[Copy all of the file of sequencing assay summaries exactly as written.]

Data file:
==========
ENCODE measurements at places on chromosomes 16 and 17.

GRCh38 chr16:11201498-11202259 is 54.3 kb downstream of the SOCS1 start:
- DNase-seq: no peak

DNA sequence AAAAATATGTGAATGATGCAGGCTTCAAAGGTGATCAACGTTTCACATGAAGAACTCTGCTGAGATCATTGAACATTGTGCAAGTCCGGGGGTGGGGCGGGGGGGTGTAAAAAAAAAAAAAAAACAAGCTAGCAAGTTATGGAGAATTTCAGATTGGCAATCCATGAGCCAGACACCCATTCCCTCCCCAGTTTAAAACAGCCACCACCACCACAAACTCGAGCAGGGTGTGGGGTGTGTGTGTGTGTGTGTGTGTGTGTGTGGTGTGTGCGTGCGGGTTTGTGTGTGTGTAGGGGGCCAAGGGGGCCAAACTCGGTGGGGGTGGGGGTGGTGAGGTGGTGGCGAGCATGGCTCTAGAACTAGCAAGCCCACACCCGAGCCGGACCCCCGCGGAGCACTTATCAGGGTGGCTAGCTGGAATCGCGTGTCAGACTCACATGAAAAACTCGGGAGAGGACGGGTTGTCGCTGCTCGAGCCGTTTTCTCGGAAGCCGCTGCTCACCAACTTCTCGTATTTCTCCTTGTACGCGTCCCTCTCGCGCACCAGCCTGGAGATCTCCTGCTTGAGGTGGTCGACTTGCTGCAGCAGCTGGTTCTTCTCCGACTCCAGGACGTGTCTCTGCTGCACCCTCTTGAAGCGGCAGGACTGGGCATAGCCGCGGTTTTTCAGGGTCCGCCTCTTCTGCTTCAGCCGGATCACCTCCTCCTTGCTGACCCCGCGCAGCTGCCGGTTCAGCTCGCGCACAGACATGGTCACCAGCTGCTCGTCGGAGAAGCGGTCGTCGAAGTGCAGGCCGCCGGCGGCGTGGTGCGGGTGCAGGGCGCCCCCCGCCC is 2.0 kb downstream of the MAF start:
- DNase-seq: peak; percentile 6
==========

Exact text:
ENCODE measurements at places on chromosomes 16 and 17.

GRCh38 chr16:11201498-11202259 is 54.3 kb downstream of the SOCS1 start:
- DNase-seq: no peak

DNA sequence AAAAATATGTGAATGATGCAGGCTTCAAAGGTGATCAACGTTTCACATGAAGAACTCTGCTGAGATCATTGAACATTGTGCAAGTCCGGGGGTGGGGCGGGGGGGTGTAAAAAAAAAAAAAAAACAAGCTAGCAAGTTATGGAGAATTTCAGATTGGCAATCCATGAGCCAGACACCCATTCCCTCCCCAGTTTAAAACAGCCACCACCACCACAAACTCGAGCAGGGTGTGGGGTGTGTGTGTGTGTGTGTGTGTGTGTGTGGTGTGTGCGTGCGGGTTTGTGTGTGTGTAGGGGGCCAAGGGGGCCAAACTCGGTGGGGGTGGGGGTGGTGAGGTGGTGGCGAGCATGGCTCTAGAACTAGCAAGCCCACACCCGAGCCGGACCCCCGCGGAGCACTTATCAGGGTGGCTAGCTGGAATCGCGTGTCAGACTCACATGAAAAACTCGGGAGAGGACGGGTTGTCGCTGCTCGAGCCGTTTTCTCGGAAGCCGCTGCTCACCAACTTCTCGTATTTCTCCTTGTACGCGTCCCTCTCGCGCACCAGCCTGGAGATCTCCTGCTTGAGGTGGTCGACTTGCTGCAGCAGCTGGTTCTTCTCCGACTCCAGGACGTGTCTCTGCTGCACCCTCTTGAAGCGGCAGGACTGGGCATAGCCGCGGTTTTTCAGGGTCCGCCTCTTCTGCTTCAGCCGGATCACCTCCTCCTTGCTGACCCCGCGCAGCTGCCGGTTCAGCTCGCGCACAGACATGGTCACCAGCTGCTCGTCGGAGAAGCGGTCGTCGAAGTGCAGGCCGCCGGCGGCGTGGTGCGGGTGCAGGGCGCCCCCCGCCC is 2.0 kb downstream of the MAF start:
- DNase-seq: peak; percentile 6